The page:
Governor Dannel Malloy is warning of more than 4,000 state employee layoffs if state employee unions can't help him find $700 million in savings in the next two year budget. Talks are continuing, but Malloy warned unions Tuesday that there needs to be a sign of progress soon. The governor has proven in the past he is willing to resort to layoffs when necessary.

Meanwhile, the Speaker of the House is signaling a need for tax increases. With a budget shortfall topping $4 billion the speaker says it would be almost impossible to balance the budget without added revenue.

The legislature is scheduled to adjourn June 7th, but on-time completion of a budget is looking less likely with each passing day.

Full Time Legislature?

The influential Hartford Business Journal editorial page says last week's dysfunction at the state capitol on budget matters shows it is time to move toward a full-time legislature in Connecticut. The paper argues part-time lawmakers simply don't have the expertise it takes to run our state government.


Mini Analysis

Next week Governor Malloy and legislative leaders from both parties are scheduled to sit down to talk about an expanding state budget crisis.

This is not the usual end of session bargaining to bring the year's budget debate to a close. The meeting comes as income tax revenues to the state are falling unpredictably and the projected budget shortfall for the next two years is flooding over $4 billion. This week the legislature's Appropriations Committee failed to come to an agreement on a spending plan, Republicans offered a plan that appears to be out of balance, the Finance Committee agreed to the seemingly unrealistic goal of no new taxes and the governor's budget office ordered a hiring freeze.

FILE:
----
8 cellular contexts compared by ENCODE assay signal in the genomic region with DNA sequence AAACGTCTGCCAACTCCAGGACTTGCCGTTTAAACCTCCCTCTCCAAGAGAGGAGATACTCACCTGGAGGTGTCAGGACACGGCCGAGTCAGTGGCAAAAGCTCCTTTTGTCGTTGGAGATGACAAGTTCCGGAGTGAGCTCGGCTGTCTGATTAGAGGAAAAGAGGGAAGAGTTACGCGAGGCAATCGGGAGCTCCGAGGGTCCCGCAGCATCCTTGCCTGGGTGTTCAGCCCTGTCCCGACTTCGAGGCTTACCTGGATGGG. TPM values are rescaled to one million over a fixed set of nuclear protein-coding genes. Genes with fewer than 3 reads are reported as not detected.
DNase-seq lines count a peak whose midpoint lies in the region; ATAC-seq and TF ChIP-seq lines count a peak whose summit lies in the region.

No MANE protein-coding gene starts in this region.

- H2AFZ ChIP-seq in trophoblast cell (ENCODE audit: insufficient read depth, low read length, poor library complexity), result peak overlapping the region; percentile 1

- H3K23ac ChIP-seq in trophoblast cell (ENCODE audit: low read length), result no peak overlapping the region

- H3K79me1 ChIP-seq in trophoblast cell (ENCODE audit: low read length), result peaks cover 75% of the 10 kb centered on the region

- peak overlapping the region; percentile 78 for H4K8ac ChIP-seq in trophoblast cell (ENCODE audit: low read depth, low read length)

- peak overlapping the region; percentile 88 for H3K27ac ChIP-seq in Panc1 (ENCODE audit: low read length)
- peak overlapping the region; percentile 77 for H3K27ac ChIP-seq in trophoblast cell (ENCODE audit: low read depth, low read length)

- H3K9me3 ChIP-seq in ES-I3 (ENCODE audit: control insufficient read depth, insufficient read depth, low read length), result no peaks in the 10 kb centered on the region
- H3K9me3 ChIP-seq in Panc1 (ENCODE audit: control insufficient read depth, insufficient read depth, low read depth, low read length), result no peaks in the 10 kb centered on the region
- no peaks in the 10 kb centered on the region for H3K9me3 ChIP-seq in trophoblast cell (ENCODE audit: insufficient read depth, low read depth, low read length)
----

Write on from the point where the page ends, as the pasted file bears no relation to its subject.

Governor Malloy's own budget proposal, three months after its unveiling, is also out of balance based on the latest revenue figures.

All this is happening as the race for governor begins to take shape and the margins in the House and Senate suggest Republicans have an opportunity to actually win control of the legislature in the next round of elections.

To solve the current budget crisis lawmakers and the governor will have to make politically unpopular decisions, which will almost certainly include spending cuts and tax increases. While a June 7th resolution seems unlikely, delaying a final deal until later this year - in special session - will not make the choices any easier. It is possible the magnitude of the problem may force many lawmakers to vote for a budget deal they don't like and then decide not to seek re-election. 

Tax Summit

It is the time of year when the governor and legislative leaders would normally meet to begin final negotiations on the budget, but eroding tax revenues have prompted a call from the governor for an emergency, bi-partisan summit.